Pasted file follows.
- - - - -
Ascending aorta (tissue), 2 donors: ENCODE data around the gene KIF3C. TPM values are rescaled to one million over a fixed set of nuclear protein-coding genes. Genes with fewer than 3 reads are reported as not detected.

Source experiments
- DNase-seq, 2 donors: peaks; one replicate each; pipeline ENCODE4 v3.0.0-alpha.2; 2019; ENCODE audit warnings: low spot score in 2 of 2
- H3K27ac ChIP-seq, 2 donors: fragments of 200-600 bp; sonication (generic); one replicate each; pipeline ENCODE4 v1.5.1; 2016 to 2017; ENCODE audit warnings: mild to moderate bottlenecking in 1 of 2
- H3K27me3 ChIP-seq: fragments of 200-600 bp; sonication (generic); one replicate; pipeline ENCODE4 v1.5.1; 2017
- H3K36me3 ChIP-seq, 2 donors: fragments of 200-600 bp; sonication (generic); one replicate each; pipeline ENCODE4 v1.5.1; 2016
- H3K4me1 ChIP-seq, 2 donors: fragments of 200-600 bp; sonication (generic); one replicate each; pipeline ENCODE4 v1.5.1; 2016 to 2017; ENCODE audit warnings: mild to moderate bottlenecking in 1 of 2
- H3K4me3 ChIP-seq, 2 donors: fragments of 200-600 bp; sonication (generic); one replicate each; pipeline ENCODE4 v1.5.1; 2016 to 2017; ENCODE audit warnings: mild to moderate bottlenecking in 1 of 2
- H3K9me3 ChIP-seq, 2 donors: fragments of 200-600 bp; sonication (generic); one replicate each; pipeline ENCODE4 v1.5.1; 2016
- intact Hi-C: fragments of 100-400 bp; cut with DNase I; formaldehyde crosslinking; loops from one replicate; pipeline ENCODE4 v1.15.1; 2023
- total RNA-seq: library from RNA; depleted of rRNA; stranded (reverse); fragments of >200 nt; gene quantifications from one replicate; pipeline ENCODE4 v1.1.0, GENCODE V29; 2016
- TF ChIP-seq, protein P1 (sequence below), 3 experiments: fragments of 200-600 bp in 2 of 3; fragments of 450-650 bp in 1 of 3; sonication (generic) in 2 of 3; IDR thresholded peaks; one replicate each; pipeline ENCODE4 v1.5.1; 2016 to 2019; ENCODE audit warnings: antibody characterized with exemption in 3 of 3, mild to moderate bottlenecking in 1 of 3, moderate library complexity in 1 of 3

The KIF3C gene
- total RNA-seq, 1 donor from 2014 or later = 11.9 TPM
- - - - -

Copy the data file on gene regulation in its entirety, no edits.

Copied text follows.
Ascending aorta (tissue), 2 donors: ENCODE data around the gene KIF3C. TPM values are rescaled to one million over a fixed set of nuclear protein-coding genes. Genes with fewer than 3 reads are reported as not detected.

Source experiments
- DNase-seq, 2 donors: peaks; one replicate each; pipeline ENCODE4 v3.0.0-alpha.2; 2019; ENCODE audit warnings: low spot score in 2 of 2
- H3K27ac ChIP-seq, 2 donors: fragments of 200-600 bp; sonication (generic); one replicate each; pipeline ENCODE4 v1.5.1; 2016 to 2017; ENCODE audit warnings: mild to moderate bottlenecking in 1 of 2
- H3K27me3 ChIP-seq: fragments of 200-600 bp; sonication (generic); one replicate; pipeline ENCODE4 v1.5.1; 2017
- H3K36me3 ChIP-seq, 2 donors: fragments of 200-600 bp; sonication (generic); one replicate each; pipeline ENCODE4 v1.5.1; 2016
- H3K4me1 ChIP-seq, 2 donors: fragments of 200-600 bp; sonication (generic); one replicate each; pipeline ENCODE4 v1.5.1; 2016 to 2017; ENCODE audit warnings: mild to moderate bottlenecking in 1 of 2
- H3K4me3 ChIP-seq, 2 donors: fragments of 200-600 bp; sonication (generic); one replicate each; pipeline ENCODE4 v1.5.1; 2016 to 2017; ENCODE audit warnings: mild to moderate bottlenecking in 1 of 2
- H3K9me3 ChIP-seq, 2 donors: fragments of 200-600 bp; sonication (generic); one replicate each; pipeline ENCODE4 v1.5.1; 2016
- intact Hi-C: fragments of 100-400 bp; cut with DNase I; formaldehyde crosslinking; loops from one replicate; pipeline ENCODE4 v1.15.1; 2023
- total RNA-seq: library from RNA; depleted of rRNA; stranded (reverse); fragments of >200 nt; gene quantifications from one replicate; pipeline ENCODE4 v1.1.0, GENCODE V29; 2016
- TF ChIP-seq, protein P1 (sequence below), 3 experiments: fragments of 200-600 bp in 2 of 3; fragments of 450-650 bp in 1 of 3; sonication (generic) in 2 of 3; IDR thresholded peaks; one replicate each; pipeline ENCODE4 v1.5.1; 2016 to 2019; ENCODE audit warnings: antibody characterized with exemption in 3 of 3, mild to moderate bottlenecking in 1 of 3, moderate library complexity in 1 of 3

The KIF3C gene
- total RNA-seq, 1 donor from 2014 or later = 11.9 TPM